He has been mapping its “ingenious” dramaturgical webs, mining choice bits of verse, chewing them over. “Every day I’ve found something where I go, my god. People used to say it’s so messily written, but I think it’s meticulously engineered. There are motifs like in Wagner — the word nothing comes up 48 times … and there are other images about embryos, about wanting to crack nature’s mould and spill all the seeds that make humanity” — he drops his voice to a husky whisper — “then there’s the ‘never, never, nevers’ — it’s the most perfect iambic pentameter line ever written. Never, never, never, never, never. This person is dead, dead, dead, dead, dead.” He beats a soft tattoo on the table between us. “He’s confronting that. These images leap out at you.”
He’s intrigued, too, by the play’s political context. Perhaps its relentless blackness (so horrifying to audiences that Shakespeare’s version was replaced by Nahum Tate’s reworked “happily ever after” staging that reigned until 1838) derives from the volatile times in which it was written (some time between 1603 and 1606). “It’s fascinating because it’s a pretty subversive play about how f..ked up power bases can become and this is soon after the Gunpowder Plot. This is the year of terrorism, of people going to blow up parliament.”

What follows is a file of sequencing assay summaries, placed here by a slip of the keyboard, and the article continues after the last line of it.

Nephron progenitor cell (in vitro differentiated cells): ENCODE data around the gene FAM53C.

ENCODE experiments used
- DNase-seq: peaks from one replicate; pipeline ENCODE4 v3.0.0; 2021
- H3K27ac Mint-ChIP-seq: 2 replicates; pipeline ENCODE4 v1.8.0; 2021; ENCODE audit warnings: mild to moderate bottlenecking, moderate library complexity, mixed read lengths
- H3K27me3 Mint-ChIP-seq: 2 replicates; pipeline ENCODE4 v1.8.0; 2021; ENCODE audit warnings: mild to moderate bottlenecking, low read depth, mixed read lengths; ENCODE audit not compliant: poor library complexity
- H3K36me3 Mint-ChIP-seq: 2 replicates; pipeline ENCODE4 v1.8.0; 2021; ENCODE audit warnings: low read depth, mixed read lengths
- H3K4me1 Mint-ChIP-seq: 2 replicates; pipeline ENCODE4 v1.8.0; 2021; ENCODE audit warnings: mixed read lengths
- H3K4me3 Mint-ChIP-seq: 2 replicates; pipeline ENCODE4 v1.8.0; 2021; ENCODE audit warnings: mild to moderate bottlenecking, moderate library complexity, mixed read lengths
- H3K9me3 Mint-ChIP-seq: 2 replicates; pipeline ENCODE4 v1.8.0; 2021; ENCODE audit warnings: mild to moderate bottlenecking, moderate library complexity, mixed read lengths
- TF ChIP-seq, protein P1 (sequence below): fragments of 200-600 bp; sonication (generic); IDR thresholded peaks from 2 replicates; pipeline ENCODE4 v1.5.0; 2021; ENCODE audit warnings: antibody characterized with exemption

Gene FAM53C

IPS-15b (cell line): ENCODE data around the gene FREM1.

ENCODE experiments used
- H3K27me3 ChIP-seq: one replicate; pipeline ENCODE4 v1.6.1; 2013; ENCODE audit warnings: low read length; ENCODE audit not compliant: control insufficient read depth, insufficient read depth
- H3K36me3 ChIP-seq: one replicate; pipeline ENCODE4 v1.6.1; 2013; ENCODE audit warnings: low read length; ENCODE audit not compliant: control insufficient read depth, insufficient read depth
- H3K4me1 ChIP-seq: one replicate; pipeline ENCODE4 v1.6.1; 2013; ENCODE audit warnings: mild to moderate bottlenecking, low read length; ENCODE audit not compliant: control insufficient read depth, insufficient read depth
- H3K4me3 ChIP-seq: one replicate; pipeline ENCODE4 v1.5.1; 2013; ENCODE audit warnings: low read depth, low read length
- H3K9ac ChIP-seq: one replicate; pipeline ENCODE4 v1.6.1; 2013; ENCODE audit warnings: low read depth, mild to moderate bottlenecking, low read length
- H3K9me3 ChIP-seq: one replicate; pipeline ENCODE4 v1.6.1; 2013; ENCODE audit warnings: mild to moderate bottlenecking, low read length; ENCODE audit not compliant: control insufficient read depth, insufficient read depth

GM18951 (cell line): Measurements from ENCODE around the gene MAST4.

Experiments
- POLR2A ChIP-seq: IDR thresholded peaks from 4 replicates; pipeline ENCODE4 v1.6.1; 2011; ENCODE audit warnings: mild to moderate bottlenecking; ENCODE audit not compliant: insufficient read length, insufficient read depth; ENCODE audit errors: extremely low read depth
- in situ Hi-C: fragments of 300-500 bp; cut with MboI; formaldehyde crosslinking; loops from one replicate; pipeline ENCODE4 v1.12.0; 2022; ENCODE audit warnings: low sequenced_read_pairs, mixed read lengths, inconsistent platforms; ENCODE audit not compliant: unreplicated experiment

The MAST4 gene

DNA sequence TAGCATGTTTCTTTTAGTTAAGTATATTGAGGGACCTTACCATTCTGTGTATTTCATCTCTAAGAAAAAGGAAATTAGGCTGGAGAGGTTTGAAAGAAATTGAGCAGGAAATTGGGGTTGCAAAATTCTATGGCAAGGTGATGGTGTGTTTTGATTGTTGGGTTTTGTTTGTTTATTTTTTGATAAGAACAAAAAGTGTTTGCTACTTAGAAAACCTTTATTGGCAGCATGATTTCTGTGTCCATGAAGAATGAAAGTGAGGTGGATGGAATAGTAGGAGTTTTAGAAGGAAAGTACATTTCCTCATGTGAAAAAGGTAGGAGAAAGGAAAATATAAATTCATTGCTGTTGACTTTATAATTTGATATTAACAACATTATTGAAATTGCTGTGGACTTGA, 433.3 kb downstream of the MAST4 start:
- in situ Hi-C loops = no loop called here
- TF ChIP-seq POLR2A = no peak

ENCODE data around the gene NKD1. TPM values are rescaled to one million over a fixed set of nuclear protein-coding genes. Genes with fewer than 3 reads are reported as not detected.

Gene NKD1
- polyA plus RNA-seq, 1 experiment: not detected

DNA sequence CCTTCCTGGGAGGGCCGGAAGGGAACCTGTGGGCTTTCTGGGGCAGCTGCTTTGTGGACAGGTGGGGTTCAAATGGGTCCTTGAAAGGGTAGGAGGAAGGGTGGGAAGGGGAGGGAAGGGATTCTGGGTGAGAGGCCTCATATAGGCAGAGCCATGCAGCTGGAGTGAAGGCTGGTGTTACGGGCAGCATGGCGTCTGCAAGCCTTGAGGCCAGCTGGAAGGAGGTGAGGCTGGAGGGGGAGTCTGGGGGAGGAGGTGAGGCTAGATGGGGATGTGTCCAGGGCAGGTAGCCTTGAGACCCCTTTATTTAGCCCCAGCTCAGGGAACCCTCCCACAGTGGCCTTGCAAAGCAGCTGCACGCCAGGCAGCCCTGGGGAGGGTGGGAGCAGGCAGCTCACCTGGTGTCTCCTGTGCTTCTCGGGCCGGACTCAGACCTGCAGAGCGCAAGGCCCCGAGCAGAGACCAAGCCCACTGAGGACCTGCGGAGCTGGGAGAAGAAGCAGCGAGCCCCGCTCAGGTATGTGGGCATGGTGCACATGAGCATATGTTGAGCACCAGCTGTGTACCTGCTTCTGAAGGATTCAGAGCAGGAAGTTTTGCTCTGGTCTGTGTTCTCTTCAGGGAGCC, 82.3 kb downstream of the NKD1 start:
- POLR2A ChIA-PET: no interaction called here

Interestingly, Lear has been widely regarded as Shakespeare’s greatest tragedy — unseating Hamlet — only since the 60s, when it took on a certain resonance in the light of the atomic bomb and postwar global conflict. Rush says the turning point came when director Peter Brook read an essay by Polish literary scholar Jan Kott that compared Lear to Beckett’s Endgame. Lear, he says, grinning, is like a “medieval House of Cards box set”, with Kevin Spacey as Gloucester’s wily bastard Edmund. “It’s a political thriller … a great wheel is steaming out of control in a world that is jittery and out of balance. There’s a kind of shock wave felt.”
As we wind up, a thought strikes. In one of those strange quirks of life, it seems the universe has been leading him gently by that bulbous Teutonic nose to Lear. Fathers and daughters have been a curious recurrent pattern in recent times: “There are certain connections there with Lear, accidental but interesting. This year my daughter worked with me on the last Pirates film — she got a great secondment in the costume department, she’s been studying fine arts, and then Simon Stone’s The Daughter came out, and then this came up.” He pauses. “It’s sort of helped me think a bit more immediately about fatherhood.”
What then, as a parent, has he learnednotto do from Lear? Don’t throw hissy fits at your kids? Or make snap decisions about the family inheritance in a vain rage? He cackles. “Yes, or tell your daughter ‘I hope somebody kicks your womb out.’ That’s not good.”
King Lear opens at Sydney Theatre Company on November 28.